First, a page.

On Wednesday, many communities of color woke up to a future in America that was uncertain. Would a President Trump make good on promises to halt immigration, create religious tests, increase stop-and-frisk policies, or deport families?
Because Donald Trump has no voting record it’s unclear what kind of president he will be, and whether his campaign rhetoric was just that — talk — or promises that he intends to see through.
Detroit Today Host Stephen Henderson speaks with journalists and prominent members of two groups of people from our region that stand to be affected — our black community and our Middle Eastern community.
“Minorities, we understand that the world is going to be more difficult to navigate as minorities, that challenges are going to be larger, obstacles to overcome are going to be higher,” says Hayg Oshagan, founder of New Michigan Media and an associate professor of communication with a specialization in ethnic and minority media at Wayne State University.
“But the difficulty with this election is that things seemed to have been getting better, at least, over the last eight years with Obama’s administration - efforts with immigration, change of tone - seemed to be improving,” Oshagan continues. ”This election really brought out a different side of American society.”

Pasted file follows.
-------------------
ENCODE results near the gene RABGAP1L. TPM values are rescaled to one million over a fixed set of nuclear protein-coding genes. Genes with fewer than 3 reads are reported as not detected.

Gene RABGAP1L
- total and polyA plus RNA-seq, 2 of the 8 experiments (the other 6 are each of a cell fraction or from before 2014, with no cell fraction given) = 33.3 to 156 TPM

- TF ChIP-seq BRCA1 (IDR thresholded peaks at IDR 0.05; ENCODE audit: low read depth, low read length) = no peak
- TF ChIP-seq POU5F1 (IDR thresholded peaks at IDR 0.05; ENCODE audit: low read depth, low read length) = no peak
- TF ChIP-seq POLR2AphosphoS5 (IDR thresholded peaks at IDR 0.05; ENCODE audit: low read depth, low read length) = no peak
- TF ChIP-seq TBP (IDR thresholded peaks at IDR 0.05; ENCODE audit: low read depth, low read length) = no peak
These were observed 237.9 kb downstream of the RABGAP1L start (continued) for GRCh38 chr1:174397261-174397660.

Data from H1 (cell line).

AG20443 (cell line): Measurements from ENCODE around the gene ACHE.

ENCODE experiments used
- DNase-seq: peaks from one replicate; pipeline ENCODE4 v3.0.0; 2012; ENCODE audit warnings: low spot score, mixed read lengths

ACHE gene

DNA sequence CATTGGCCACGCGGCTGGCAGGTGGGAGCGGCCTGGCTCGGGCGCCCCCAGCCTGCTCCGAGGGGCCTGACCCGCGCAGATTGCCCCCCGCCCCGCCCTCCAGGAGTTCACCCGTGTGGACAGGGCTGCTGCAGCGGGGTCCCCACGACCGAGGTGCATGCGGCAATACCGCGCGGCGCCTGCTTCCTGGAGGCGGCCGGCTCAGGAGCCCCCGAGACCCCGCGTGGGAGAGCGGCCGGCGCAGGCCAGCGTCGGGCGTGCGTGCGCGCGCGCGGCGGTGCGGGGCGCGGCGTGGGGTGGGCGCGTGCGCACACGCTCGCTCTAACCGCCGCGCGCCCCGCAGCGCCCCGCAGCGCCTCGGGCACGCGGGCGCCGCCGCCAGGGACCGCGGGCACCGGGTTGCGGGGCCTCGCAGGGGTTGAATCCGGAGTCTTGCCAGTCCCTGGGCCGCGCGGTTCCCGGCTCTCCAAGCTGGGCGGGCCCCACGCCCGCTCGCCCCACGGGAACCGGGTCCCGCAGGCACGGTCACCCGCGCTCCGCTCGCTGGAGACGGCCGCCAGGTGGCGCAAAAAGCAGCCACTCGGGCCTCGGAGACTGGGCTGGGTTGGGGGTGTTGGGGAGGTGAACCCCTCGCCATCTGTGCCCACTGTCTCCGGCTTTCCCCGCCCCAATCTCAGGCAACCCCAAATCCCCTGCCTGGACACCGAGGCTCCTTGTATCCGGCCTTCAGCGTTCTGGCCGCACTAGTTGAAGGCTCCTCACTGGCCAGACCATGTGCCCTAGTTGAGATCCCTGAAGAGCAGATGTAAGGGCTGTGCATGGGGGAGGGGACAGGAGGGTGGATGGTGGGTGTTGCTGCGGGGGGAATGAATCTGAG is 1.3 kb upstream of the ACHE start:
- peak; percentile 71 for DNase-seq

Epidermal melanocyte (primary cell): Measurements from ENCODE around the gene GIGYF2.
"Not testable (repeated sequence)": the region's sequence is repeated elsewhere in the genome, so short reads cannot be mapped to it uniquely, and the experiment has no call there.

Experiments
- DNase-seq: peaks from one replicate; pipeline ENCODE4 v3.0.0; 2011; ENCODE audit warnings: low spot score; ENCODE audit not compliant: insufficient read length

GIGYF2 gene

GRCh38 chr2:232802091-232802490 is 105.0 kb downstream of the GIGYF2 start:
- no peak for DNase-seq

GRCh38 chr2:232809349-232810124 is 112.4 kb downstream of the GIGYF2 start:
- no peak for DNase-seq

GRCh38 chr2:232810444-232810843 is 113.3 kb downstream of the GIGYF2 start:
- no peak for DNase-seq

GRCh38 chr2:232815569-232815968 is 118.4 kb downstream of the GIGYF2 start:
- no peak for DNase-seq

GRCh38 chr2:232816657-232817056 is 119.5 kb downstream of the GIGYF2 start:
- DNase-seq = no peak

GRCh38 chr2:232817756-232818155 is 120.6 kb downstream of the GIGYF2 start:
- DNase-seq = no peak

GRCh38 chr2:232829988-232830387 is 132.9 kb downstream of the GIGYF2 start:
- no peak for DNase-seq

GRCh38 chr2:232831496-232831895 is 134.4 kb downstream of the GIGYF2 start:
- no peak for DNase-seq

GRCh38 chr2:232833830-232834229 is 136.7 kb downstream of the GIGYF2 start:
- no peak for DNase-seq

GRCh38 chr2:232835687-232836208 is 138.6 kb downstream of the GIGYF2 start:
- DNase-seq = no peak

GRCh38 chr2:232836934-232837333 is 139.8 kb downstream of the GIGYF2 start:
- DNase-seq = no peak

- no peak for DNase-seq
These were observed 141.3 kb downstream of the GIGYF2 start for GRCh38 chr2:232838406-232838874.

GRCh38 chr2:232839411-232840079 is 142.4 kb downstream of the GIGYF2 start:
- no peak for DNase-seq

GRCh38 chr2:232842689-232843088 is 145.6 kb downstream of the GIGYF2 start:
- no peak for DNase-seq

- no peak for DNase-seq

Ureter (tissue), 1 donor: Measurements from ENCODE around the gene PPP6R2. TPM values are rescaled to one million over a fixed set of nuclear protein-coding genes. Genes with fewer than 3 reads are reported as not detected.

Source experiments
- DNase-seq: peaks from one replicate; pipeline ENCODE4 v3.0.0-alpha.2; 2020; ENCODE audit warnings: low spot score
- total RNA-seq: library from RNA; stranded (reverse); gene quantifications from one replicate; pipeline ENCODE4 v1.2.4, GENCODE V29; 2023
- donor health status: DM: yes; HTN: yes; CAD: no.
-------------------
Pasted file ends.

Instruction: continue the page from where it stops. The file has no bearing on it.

Osama Siblani, publisher of the Arab American News, says he’s trying to keep an open mind about what Trump’s presidency will look like.
“I’m going to hold judgement right now,” says Siblani. “I’m going to give (Trump) the benefit of the doubt for now.”
“America is bigger than Donald Trump,” he says. “And the problems we’re facing right now are not made by Donald Trump. I’m not defending Donald Trump. But these are issues that have been brewing, that have been there for a long, long time.”
Henderson also speaks with Kim Trent, writer and former journalist from Detroit, on the Wayne State University Board of Governors.
“It’s a tragic time for our country,” says Trent. “It’s a tragic time for people of color.”
“This very much feels to me like post-Reconstruction,” she continues. ”What we have to do is think about the long game. Certainly these next four years are going to be very unpleasant.”
Click on the audio player above to hear the full conversation.